• which means the two areas have pretty much the same climate
  • which means that their teas may be quite similar
  • which means that one tea could conceivably be passed off as the other.

Already in August concerns were raised about Nepali tea being sold as Darjeeling tea. At that time, the supplies of first- and second-flush Darjeeling teas for auction had already been depleted.

Nepali tea crossing into India is nothing new. As World Tea News explained in August,

To reduce the cost of acquiring tea for blending, India has a free trade agreement with Nepal. This means gardens in Nepal (some owned by Indian companies) do not pay an import duty.

And it has been blended with Darjeeling tea in the past, and then sold as Darjeeling, according to the Hindustan Times (November 2017). But the Times also reports traders saying that unblended Nepali tea is sold as Darjeeling.

However, there are myriad reasons why you should enjoy Nepali tea for its own sake.

The Pros

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The tea gardens in Darjeeling are well established, which also means that the plants are aging and there is little room for expansion.

Nepal, as a relative newcomer, has younger plants along with a favorable environment.

And due to the strike, they currently have many employees who earlier left the Darjeeling gardens in search of jobs and now have stayed in Nepal (well, this is sort of both a pro, for Nepal, and a con, for Darjeeling).

And the gardens are producing some terrific teas, such as the premium, second-flush Nepal Mystic, shown above on TeaHaus’ tea wall.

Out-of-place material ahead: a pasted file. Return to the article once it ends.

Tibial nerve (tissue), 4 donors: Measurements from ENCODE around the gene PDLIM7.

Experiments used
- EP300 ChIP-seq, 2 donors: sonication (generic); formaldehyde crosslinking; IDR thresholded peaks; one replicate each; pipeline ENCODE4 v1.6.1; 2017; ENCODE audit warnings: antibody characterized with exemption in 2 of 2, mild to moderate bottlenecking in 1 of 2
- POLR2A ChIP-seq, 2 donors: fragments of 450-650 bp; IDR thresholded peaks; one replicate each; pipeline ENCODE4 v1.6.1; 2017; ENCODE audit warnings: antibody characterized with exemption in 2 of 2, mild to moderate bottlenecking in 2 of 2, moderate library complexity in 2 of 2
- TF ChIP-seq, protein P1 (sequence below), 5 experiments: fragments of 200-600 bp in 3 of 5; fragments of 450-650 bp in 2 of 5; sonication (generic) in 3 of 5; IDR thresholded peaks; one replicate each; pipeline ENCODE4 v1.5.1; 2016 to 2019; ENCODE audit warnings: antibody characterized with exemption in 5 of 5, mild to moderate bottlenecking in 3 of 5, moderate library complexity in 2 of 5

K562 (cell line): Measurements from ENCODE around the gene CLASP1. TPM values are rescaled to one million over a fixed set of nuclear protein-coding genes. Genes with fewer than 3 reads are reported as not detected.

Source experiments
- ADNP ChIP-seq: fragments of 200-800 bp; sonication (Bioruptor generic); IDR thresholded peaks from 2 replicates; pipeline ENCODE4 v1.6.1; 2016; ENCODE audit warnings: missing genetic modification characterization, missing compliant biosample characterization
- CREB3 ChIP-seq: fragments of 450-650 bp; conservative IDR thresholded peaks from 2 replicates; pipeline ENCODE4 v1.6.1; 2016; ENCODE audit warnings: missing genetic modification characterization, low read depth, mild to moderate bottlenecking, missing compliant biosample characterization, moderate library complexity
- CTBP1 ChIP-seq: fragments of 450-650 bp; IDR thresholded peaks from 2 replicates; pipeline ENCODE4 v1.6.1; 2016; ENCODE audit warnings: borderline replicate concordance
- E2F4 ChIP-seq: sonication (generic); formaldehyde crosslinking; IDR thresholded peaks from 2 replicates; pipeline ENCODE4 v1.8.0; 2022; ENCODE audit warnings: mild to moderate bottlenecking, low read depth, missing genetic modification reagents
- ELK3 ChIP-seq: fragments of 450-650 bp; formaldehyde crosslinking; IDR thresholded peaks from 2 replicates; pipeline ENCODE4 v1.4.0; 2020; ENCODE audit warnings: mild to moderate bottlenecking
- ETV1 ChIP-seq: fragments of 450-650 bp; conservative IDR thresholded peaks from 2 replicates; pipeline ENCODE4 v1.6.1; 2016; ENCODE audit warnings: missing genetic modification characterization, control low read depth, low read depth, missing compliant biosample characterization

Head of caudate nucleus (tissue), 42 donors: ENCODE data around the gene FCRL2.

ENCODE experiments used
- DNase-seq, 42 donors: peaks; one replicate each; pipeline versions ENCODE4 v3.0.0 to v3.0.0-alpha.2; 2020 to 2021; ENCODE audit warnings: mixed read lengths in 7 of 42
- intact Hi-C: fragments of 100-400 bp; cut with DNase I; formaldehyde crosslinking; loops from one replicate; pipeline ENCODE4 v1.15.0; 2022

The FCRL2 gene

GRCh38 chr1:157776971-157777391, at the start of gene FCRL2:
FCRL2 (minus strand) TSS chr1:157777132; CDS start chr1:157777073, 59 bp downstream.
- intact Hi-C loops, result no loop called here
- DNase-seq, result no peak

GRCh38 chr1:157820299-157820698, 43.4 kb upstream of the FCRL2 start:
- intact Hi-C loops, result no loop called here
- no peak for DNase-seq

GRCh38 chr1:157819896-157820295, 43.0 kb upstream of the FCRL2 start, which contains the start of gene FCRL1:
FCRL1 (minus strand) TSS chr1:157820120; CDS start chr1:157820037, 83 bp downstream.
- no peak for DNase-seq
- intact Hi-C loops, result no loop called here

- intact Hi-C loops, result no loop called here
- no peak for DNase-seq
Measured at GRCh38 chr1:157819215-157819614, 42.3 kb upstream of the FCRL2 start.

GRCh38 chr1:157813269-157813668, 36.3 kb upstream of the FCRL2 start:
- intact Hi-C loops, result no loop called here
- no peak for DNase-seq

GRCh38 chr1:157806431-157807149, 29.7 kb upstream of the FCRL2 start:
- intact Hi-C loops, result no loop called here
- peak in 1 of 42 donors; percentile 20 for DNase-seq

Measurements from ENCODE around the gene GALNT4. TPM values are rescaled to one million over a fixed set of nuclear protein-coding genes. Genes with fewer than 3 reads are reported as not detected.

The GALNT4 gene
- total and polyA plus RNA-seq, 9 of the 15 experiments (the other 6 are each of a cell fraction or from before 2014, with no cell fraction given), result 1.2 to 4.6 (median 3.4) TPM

This beautiful leaf yields a deep reddish cup:

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I love this tea’s amazing aroma and flavor!

I know that delicate and subtle teas have their place but sometimes I just need a tea that holds its own—waking me up with bold and wonderful flavor that matches its intoxicating aroma!

And by the way, Nepali teas don’t need to replace Darjeeling teas; they can stand right alongside Darjeeling teas.


Sources:
Bolton, D. “Nepali tea growers fill Darjeeling void,” World Tea News, August 28, 2017.
Girl, P. “‘Good quality’ Nepal tea spoils Darjeeling’s party,” Hindustan Times, November 18, 2017.

TEA: From Pallet to Palate

TeaHaus’ eagerly awaited tea shipment arrived today! It shipped from Germany, spent a whole lot of time in customs, and then came to Ann Arbor via truck.

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Two pallets of tea to unpack!

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Each box is opened and the contents checked against the packing slip.

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Some teas need to be renumbered to match TeaHaus numbers.

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White teas—delicate and easily crushed—are packed into individual cartons within the boxes.

white-tea

The tins on the Tea Wall are first filled. Here, Mercedes is transferring our new Vietnam tea from the bag into a tin that protects the tea from light and moisture.

filling-tin
TeaHaus offers around 175 loose leaf teas at all times.

tea-wall

Extra tea is stored in either the TeaHaus storage room or the overflow storage room at our Eat More Tea location.

tea-storage-room  tea-shelvestea-shelves-alt

Tea is bagged for walk-in customers and to fill online orders.

filling-bags  boxing-orders

And, of course, all our teas are brewed, either in-Haus or in your house—completing the process from pallet to palate!

tea-brewedSee teahaus.com to order tea!!!